It becomes even more interesting when the motion is successful, and the judge dismisses the case.
It becomes downright intriguing when the judge dismisses the case on an obscure jurisdictional technicality and all but dares the plaintiffs to bring the suit again.
Arthur Smelt and Christopher Hammer were married during the period prior to the passage of Proposition 8, which outlawed such unions in California. Their lawsuit alleges that DOMA (the federal law which supports the rights of states to refuse to recognize same-sex marriages performed in other states) violates several of their rights under the Constitution.
The United States moved to dismiss the lawsuit on several grounds, even while the author of the motion explicitly stated that the Obama Administration thought that DOMA was discriminatory and should be repealed, and that the Administration was defending the statute only because that was the proper role of the executive.
Despite that lack of a ringing endorsement of DOMA from the Justice Department, however, the legal arguments the US attorneys made in the case managed to convince District Court Judge David Carter of the Central District of California to kick the case out of court.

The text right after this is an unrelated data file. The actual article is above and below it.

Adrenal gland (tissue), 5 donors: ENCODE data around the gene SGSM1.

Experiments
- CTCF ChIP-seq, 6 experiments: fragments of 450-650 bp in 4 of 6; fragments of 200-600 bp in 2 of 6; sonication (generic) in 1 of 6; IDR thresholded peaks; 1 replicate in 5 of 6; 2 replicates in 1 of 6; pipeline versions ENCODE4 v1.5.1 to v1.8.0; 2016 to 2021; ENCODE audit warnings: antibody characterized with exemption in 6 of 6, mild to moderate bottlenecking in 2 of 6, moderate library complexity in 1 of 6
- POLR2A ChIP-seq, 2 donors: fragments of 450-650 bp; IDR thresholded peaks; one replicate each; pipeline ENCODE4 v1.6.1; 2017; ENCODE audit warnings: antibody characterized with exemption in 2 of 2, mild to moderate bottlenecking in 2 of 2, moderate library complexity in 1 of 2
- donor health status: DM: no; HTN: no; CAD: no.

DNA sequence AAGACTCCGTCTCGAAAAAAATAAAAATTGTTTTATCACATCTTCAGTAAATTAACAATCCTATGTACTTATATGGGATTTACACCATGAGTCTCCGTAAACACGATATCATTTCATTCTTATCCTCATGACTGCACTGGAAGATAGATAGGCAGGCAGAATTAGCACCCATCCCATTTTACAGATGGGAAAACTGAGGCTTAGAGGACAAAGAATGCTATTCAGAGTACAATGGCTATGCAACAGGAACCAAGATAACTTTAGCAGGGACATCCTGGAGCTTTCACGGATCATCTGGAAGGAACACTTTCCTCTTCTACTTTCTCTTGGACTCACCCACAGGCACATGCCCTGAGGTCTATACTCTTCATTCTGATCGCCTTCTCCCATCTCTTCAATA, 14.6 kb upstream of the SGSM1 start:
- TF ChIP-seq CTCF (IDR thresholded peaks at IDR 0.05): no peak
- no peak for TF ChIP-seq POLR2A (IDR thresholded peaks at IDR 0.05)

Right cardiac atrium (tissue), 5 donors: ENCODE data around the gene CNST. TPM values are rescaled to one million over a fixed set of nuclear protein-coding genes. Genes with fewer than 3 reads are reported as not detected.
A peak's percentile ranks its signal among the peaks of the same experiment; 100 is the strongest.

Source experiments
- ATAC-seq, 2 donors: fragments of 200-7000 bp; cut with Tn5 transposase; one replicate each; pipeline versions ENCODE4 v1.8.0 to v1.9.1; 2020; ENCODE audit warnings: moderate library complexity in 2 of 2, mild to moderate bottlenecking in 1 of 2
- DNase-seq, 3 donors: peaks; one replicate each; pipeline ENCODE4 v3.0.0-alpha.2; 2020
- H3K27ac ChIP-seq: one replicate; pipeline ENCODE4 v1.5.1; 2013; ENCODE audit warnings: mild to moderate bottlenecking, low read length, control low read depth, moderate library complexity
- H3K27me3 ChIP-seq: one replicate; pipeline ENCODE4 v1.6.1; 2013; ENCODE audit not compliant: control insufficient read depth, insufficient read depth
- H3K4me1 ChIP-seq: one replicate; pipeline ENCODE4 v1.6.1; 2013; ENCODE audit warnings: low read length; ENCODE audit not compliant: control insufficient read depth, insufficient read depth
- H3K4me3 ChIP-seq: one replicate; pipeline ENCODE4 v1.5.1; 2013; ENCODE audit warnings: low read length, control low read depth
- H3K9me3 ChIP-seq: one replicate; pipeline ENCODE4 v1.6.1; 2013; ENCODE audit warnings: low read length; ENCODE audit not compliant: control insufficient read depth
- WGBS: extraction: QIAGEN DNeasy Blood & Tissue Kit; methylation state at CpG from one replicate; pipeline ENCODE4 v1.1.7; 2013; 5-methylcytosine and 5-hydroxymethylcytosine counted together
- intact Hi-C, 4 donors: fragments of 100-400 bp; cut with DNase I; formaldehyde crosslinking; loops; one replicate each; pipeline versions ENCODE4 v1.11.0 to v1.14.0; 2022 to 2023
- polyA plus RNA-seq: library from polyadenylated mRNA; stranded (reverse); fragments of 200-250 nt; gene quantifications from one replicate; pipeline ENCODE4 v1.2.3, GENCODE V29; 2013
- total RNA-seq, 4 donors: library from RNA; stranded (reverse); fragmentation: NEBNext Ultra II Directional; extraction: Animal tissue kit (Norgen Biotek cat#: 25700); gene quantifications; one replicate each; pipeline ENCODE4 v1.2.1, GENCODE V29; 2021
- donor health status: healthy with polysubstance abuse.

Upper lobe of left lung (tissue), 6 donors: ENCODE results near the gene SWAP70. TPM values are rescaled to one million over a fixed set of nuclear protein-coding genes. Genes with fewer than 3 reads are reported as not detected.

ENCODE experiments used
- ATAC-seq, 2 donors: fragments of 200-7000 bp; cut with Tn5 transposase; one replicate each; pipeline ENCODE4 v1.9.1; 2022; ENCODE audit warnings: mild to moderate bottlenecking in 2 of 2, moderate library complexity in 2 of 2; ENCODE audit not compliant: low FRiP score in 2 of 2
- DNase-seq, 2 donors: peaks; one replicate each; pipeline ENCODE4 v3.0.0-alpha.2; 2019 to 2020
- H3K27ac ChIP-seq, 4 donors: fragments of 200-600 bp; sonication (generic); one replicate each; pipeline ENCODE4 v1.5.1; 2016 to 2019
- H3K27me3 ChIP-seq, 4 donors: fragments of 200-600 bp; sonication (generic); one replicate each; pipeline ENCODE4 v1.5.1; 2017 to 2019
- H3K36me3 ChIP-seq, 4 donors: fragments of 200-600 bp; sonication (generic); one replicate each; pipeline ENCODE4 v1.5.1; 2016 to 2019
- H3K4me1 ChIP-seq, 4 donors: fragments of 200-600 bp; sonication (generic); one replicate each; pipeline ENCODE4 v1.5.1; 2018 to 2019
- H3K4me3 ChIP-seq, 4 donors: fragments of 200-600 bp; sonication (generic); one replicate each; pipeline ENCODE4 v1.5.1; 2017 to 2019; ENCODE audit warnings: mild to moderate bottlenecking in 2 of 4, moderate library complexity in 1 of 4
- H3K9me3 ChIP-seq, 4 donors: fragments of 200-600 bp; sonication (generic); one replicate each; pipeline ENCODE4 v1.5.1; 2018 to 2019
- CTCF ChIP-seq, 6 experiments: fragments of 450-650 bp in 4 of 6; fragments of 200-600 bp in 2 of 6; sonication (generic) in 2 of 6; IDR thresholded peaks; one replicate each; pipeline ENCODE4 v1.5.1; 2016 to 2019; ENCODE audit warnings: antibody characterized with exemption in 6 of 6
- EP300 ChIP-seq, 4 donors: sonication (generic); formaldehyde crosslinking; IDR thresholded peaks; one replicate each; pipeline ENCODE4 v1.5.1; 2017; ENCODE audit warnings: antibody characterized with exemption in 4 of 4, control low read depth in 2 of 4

He did so on grounds of jurisdictional deficiencies, though, and the dismissal was without prejudice, so the plaintiffs could refile the suit in the Central District and go forward in the hopes of obtaining a ruling on the merits.
I know what you're thinking: How the heck does that work? The case was just dismissed from the Central District for lack of jurisdiction, and you're telling me that the problem will be solved if they refile in the same jurisdiction? What gives?
Here's the answer: the plaintiffs first filed the lawsuit in state court, and then it was removed to federal court. In certain circumstances, when a case is removed from state to federal court, the jurisdiction of the federal court is derivative of the state court's jurisdicition.
In other words, if the state court didn't have jurisdiction, then the federal court won't either. In this case, Judge Carter found that the state court didn't have jurisdiction over the case since state courts don't have jurisidiction over suits against the United States for which the US has not waived sovereign immunity. Therefore, no federal court jurisdiction, therefore no lawsuit.
Until the plaintiffs re-file, which they're almost sure to do. Of course, Judge Carter pointed out that they'll then be subject to the new pleading standard under Bell Atlantic v. Twombly, which could be difficult for them to meet.
Order Granting Defendants Motion to Dismiss in Defense of Marriage Act Lawsuit